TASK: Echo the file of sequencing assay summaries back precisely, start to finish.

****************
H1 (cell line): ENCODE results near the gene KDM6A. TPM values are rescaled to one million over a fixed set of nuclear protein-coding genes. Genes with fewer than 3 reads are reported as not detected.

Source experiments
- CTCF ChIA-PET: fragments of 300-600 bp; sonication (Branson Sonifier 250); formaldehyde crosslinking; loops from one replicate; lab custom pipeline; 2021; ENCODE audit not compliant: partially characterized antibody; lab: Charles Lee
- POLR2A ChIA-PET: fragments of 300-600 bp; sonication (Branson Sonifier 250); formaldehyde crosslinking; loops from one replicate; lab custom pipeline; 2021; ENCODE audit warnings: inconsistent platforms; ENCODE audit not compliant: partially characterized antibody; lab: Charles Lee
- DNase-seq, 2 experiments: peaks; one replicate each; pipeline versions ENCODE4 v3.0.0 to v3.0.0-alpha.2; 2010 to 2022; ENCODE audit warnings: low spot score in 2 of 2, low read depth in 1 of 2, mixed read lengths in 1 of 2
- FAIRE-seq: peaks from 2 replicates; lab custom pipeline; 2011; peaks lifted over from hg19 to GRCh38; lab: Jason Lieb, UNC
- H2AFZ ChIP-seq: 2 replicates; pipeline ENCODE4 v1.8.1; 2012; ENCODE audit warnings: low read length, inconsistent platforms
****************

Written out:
H1 (cell line): ENCODE results near the gene KDM6A. TPM values are rescaled to one million over a fixed set of nuclear protein-coding genes. Genes with fewer than 3 reads are reported as not detected.

Source experiments
- CTCF ChIA-PET: fragments of 300-600 bp; sonication (Branson Sonifier 250); formaldehyde crosslinking; loops from one replicate; lab custom pipeline; 2021; ENCODE audit not compliant: partially characterized antibody; lab: Charles Lee
- POLR2A ChIA-PET: fragments of 300-600 bp; sonication (Branson Sonifier 250); formaldehyde crosslinking; loops from one replicate; lab custom pipeline; 2021; ENCODE audit warnings: inconsistent platforms; ENCODE audit not compliant: partially characterized antibody; lab: Charles Lee
- DNase-seq, 2 experiments: peaks; one replicate each; pipeline versions ENCODE4 v3.0.0 to v3.0.0-alpha.2; 2010 to 2022; ENCODE audit warnings: low spot score in 2 of 2, low read depth in 1 of 2, mixed read lengths in 1 of 2
- FAIRE-seq: peaks from 2 replicates; lab custom pipeline; 2011; peaks lifted over from hg19 to GRCh38; lab: Jason Lieb, UNC
- H2AFZ ChIP-seq: 2 replicates; pipeline ENCODE4 v1.8.1; 2012; ENCODE audit warnings: low read length, inconsistent platforms